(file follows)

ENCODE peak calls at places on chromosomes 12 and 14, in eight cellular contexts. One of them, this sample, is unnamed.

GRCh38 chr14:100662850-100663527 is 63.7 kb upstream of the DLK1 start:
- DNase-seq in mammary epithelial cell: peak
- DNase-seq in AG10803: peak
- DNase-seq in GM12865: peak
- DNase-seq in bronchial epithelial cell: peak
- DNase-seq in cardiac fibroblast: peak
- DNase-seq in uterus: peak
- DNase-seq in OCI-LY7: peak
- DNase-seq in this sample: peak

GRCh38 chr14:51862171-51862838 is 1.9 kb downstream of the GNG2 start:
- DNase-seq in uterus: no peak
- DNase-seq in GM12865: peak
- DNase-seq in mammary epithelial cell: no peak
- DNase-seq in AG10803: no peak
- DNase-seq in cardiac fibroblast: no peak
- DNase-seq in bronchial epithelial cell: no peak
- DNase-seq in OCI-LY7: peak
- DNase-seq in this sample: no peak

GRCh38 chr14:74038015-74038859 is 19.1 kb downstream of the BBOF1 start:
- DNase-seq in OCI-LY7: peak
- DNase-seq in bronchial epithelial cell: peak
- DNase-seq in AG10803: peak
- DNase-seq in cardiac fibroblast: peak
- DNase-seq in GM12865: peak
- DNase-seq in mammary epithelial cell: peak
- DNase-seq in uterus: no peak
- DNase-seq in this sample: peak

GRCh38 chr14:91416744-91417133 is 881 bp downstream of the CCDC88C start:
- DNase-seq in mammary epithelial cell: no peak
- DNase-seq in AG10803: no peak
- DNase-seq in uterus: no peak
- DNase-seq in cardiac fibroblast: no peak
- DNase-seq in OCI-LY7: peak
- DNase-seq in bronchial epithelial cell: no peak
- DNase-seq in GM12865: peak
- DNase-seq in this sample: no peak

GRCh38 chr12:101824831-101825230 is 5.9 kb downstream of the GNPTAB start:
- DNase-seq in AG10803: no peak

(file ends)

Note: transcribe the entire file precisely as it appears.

ENCODE peak calls at places on chromosomes 12 and 14, in eight cellular contexts. One of them, this sample, is unnamed.

GRCh38 chr14:100662850-100663527 is 63.7 kb upstream of the DLK1 start:
- DNase-seq in mammary epithelial cell: peak
- DNase-seq in AG10803: peak
- DNase-seq in GM12865: peak
- DNase-seq in bronchial epithelial cell: peak
- DNase-seq in cardiac fibroblast: peak
- DNase-seq in uterus: peak
- DNase-seq in OCI-LY7: peak
- DNase-seq in this sample: peak

GRCh38 chr14:51862171-51862838 is 1.9 kb downstream of the GNG2 start:
- DNase-seq in uterus: no peak
- DNase-seq in GM12865: peak
- DNase-seq in mammary epithelial cell: no peak
- DNase-seq in AG10803: no peak
- DNase-seq in cardiac fibroblast: no peak
- DNase-seq in bronchial epithelial cell: no peak
- DNase-seq in OCI-LY7: peak
- DNase-seq in this sample: no peak

GRCh38 chr14:74038015-74038859 is 19.1 kb downstream of the BBOF1 start:
- DNase-seq in OCI-LY7: peak
- DNase-seq in bronchial epithelial cell: peak
- DNase-seq in AG10803: peak
- DNase-seq in cardiac fibroblast: peak
- DNase-seq in GM12865: peak
- DNase-seq in mammary epithelial cell: peak
- DNase-seq in uterus: no peak
- DNase-seq in this sample: peak

GRCh38 chr14:91416744-91417133 is 881 bp downstream of the CCDC88C start:
- DNase-seq in mammary epithelial cell: no peak
- DNase-seq in AG10803: no peak
- DNase-seq in uterus: no peak
- DNase-seq in cardiac fibroblast: no peak
- DNase-seq in OCI-LY7: peak
- DNase-seq in bronchial epithelial cell: no peak
- DNase-seq in GM12865: peak
- DNase-seq in this sample: no peak

GRCh38 chr12:101824831-101825230 is 5.9 kb downstream of the GNPTAB start:
- DNase-seq in AG10803: no peak